Zoom’s free version allows users to conduct unlimited one-on-one meetings. Group sessions are limited to 100 participants and 40 minutes. Additional features useful for group calls include a whiteboard, breakout rooms, and group messaging. Participants using Zoom are not required to register for a Zoom account to take part in a call; they need only to click on a shared or posted link.
Google Hangouts and Skype have free versions that place no time limits on calls and allow individuals to have oneon-one meetings or up to 25 or 50 simultaneous participants in one call, respectively; users must register for their own Google or Skype account, however, to participate in the call. Both Zoom and Skype offer an increased number of simultaneous participants and additional features for a monthly fee. Existing Office 365 or Office 365 Enterprise users may already have Skype for Business, an upgraded version of Skype.
Utilizing every available platform is the best strategy for firms seeking to establish a social media presence and attract new clients. According to the Pew Research Center, the platform with greatest approximate usage by U.S. adults is YouTube (73%), followed by Facebook (69%), Instagram (37%), LinkedIn (27%), Snapchat (24%), and Twitter (22%) (“Share of U.S. adults using social media, including Facebook, is mostly unchanged since 2018,” Pew Research Center, April 2019). With such a wide variation in platforms, businesses that utilize only one of these may miss opportunities to reach new clients (see Exhibit).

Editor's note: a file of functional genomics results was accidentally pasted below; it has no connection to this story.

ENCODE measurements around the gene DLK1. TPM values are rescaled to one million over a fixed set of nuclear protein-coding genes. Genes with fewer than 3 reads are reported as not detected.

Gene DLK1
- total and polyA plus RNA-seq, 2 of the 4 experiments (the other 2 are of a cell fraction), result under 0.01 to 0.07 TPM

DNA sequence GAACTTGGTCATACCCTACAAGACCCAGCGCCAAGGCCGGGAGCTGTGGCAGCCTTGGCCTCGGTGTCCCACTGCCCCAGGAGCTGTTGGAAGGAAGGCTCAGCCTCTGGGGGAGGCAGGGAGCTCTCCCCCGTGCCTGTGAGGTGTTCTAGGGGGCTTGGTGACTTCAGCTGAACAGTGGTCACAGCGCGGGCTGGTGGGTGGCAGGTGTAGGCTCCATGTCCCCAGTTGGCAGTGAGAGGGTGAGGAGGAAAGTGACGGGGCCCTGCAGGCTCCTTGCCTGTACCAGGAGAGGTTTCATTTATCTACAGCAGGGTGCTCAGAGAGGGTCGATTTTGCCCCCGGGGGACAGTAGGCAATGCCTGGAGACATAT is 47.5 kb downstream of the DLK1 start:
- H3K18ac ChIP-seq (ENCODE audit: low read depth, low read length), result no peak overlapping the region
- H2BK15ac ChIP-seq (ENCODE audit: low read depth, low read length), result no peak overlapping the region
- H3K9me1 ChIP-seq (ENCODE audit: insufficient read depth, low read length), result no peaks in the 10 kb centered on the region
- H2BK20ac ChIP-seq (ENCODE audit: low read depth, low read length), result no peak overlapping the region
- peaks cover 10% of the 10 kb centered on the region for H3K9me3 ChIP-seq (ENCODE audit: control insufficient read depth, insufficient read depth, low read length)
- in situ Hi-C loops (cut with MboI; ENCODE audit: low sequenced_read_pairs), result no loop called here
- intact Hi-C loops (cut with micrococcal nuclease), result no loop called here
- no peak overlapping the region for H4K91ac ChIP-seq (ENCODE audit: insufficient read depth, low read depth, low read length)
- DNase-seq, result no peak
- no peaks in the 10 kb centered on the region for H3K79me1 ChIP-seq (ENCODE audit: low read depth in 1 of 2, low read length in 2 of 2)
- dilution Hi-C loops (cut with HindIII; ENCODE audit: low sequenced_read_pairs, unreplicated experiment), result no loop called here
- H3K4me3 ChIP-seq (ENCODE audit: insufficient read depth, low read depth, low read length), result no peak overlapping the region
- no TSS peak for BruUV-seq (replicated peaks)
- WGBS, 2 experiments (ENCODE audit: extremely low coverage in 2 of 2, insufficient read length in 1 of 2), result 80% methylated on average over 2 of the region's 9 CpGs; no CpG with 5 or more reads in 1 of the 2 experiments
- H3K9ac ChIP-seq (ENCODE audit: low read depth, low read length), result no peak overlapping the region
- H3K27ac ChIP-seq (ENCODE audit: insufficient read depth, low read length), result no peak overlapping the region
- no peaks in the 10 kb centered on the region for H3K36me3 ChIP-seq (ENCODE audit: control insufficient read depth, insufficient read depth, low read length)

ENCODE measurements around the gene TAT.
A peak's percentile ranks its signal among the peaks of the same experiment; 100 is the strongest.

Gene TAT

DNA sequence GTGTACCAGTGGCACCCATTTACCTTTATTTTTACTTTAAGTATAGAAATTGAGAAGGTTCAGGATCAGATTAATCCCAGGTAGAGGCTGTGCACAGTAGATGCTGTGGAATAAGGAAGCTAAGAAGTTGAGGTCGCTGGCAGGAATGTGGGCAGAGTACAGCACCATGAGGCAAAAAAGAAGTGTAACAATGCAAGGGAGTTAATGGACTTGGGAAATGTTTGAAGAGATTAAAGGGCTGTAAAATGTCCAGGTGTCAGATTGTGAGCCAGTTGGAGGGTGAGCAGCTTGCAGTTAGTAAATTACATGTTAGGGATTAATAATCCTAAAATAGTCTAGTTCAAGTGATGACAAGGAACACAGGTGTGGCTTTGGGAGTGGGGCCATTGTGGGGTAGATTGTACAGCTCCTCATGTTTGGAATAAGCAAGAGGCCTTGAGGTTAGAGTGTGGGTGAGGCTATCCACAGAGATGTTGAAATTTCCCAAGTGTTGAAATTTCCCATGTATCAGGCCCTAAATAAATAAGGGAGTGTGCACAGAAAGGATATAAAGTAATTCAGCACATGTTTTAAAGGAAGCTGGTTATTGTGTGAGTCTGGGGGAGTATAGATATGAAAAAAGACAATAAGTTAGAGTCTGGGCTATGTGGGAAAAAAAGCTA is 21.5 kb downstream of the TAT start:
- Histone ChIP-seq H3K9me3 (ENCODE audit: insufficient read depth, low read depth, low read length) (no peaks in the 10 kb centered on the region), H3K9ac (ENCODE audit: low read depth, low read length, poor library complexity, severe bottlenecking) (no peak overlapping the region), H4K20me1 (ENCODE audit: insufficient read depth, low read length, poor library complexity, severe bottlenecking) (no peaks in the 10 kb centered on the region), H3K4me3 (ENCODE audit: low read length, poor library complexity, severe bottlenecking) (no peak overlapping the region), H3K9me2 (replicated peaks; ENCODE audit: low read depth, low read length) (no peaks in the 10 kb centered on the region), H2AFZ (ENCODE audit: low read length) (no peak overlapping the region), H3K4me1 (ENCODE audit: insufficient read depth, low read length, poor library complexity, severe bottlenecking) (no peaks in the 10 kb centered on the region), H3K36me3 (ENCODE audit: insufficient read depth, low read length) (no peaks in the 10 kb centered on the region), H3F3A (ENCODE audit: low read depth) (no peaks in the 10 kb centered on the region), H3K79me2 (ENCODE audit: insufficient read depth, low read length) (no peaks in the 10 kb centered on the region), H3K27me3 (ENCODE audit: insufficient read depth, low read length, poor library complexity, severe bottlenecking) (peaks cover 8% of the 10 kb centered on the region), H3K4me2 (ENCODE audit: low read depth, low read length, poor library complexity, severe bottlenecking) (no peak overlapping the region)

U.S. Adult Social Media Usage, by Age
Because YouTube and Facebook, the most widely used social media platforms, have a wide range of age groups using the sites, these are the best platforms to use to attract a wide demographic. Instagram and Snapchat appeal primarily to younger age groups, especially 18–24. Conversely, LinkedIn would be the least effective way to reach for the 18–24 age group, as this is the lowest utilized platform in this age group by a significant margin. To have the most extensive reach and attract the next generation of clients, businesses need to know their audience and utilize multiple social media sites. It’s no longer enough to be active on only one platform. One time-saving tip is the seamless integration of Facebook and Instagram, which can allow for reaching a broad range of potential clients. Users can share one post on both platforms simultaneously by linking their accounts.